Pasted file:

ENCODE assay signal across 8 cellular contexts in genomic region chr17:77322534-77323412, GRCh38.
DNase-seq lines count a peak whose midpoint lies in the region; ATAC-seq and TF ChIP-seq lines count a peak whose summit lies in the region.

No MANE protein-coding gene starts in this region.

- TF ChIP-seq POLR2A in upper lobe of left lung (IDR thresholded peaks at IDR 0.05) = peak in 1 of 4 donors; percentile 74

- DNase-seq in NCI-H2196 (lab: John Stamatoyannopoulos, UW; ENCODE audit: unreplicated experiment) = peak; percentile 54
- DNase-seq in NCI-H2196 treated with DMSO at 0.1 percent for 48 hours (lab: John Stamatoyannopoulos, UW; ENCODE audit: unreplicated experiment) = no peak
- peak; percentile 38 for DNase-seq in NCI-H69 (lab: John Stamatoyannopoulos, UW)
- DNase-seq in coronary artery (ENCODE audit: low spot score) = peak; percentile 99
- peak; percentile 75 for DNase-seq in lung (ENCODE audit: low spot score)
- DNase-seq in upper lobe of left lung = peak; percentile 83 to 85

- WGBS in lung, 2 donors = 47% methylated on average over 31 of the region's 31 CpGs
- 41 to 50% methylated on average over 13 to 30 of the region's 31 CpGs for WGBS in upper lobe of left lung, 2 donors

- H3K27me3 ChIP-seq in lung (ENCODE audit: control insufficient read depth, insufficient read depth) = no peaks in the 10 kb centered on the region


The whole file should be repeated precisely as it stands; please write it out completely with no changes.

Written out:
ENCODE assay signal across 8 cellular contexts in genomic region chr17:77322534-77323412, GRCh38.
DNase-seq lines count a peak whose midpoint lies in the region; ATAC-seq and TF ChIP-seq lines count a peak whose summit lies in the region.

No MANE protein-coding gene starts in this region.

- TF ChIP-seq POLR2A in upper lobe of left lung (IDR thresholded peaks at IDR 0.05) = peak in 1 of 4 donors; percentile 74

- DNase-seq in NCI-H2196 (lab: John Stamatoyannopoulos, UW; ENCODE audit: unreplicated experiment) = peak; percentile 54
- DNase-seq in NCI-H2196 treated with DMSO at 0.1 percent for 48 hours (lab: John Stamatoyannopoulos, UW; ENCODE audit: unreplicated experiment) = no peak
- peak; percentile 38 for DNase-seq in NCI-H69 (lab: John Stamatoyannopoulos, UW)
- DNase-seq in coronary artery (ENCODE audit: low spot score) = peak; percentile 99
- peak; percentile 75 for DNase-seq in lung (ENCODE audit: low spot score)
- DNase-seq in upper lobe of left lung = peak; percentile 83 to 85

- WGBS in lung, 2 donors = 47% methylated on average over 31 of the region's 31 CpGs
- 41 to 50% methylated on average over 13 to 30 of the region's 31 CpGs for WGBS in upper lobe of left lung, 2 donors

- H3K27me3 ChIP-seq in lung (ENCODE audit: control insufficient read depth, insufficient read depth) = no peaks in the 10 kb centered on the region